On the surface, the latest poll from Emerson College looks bad for Donald Trump — and perhaps even a bit deeper than the surface. After getting a rally-effect bump from the COVID-19 pandemic response in March, voters have significantly cooled off on the president’s performance. Trump’s overall approval rating went from 46/45 last month to 41/50, driven by a ten-point drop in approval for his handling of the coronavirus crisis — 39/51, down from 49/41.
Those trends do not bode well for an incumbent seeking re-election in six months. However, Emerson notices something curious about their results, which is that Joe Biden hasn’t expanded his lead despite these significant declines:
Despite Trump’s drop in approval, former Vice President Joe Biden maintains only a 6 point lead in the Presidential ballot test, 48% to 42%. This is the same numerical difference as last month’s poll, where Biden led Trump 53% to 47%. Ten-percent (10%) of voters said they were undecided, but when asked to choose a candidate they were leaning towards, undecided voters slightly broke in favor of Biden, 56% to 44%, giving Biden an additional 1 point advantage.
That seems very odd indeed, especially at this stage of the campaign. Biden should be seeing a boost as Democrats rally around their presumptive nominee. In fact, one would expect to see Biden’s numbers bounce up significantly even if Trump’s numbers didn’t decline at all.
The explanation? Democrats don’t feel like rallying around Biden. Even though Trump’s numbers are down, he’s clobbering Biden on enthusiasm:
Nearly half of Joe Biden voters, 45%, said they were very or extremely excited to support Biden in the general election, compared to 64% of Trump voters that said they were very or extremely excited to support Trump in November. Nearly a quarter of Biden’s supporters, 26%, said they were not that excited, compared to 15% of Trump voters. Furthermore, 65% of those who voted for Senator Bernie Sanders in the primary season said they were not that excited for Biden.
That might be understandable, had the question been asked before Sanders threw in with Biden. However, Emerson’s polling took place over the last three days, starting nearly two weeks after Sanders endorsed Biden on Biden’s podcast. If they aren’t excited about Biden by now, his performance over the next few months won’t offer much better hope for their engagement.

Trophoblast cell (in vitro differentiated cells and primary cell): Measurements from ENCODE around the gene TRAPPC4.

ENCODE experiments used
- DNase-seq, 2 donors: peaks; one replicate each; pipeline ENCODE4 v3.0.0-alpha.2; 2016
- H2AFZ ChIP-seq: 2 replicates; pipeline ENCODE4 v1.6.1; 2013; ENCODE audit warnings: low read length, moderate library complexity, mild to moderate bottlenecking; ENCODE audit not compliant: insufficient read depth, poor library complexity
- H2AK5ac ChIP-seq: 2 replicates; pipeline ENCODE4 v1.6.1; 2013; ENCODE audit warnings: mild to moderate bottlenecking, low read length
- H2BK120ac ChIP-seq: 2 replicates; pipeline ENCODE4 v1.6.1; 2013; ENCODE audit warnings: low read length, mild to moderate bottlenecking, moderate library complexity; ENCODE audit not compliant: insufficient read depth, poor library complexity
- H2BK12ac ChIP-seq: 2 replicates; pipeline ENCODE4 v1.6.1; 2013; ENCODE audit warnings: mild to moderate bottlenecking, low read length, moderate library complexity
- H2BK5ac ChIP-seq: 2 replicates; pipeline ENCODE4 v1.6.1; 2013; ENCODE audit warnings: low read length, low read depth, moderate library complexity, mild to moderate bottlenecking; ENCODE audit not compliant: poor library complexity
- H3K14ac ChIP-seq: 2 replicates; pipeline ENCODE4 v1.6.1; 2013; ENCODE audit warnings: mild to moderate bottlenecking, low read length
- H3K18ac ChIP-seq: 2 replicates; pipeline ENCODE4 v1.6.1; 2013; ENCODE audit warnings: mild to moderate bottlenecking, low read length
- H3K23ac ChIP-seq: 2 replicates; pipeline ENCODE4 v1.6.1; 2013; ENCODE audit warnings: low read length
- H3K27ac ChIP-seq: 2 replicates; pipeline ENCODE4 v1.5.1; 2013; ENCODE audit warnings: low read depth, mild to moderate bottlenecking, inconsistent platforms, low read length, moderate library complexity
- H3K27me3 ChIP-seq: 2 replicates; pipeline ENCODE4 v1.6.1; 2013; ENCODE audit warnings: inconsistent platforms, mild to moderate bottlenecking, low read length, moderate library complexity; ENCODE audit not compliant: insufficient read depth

Emerson encapsulates Biden’s problem in this chart:
Polls matter, but turnout matters more. Voters who are not enthusiastic for a candidate don’t turn out as much, even in normal conditions. When the election will take place in the middle of a pandemic, enthusiasm matters much more. No one risks their health to cast a ballot for someone they’re only iffy about.
The Washington Examiner’s Paul Bedard thinks Democrats are “throwing in the towel“:
Much like Hillary Rodham Clinton in 2016, his supporters aren’t hugely excited about voting for him.
And according to the latest Emerson College Polling’s survey, Democrats appear to be throwing in the towel. While Biden leads President Trump in a head-to-head matchup, 48%-42%, when voters overall were asked who they really think will win in November, it’s a Trump blowout, 57%-43%. …
Emerson found that Trump has a sizable 19-point advantage in the enthusiasm gap, 64%-45%. Some 36% of his supporters said they are “extremely excited” to vote for Trump, 28% said they are “very excited.” For Biden, those numbers are 22% and 23%. …
That 19-point enthusiasm gap dwarfs the one between Clinton and Trump in 2016. A September 2016 CNN/ORC poll put the gap at 12 points.
It’s too early to tell whether they have thrown in the towel. However, Bedard has a point in arguing that Democrats have managed to nominate the only candidate in the field who can’t generate enthusiasm for blocking Trump from office, for the second straight election cycle. That’s an impressive accomplishment … for all the wrong reasons.
Of course, Democrats haven’t officially nominated Biden yet. The more data that comes out like Emerson’s results, perhaps the more likely the DNC will stage an intervention.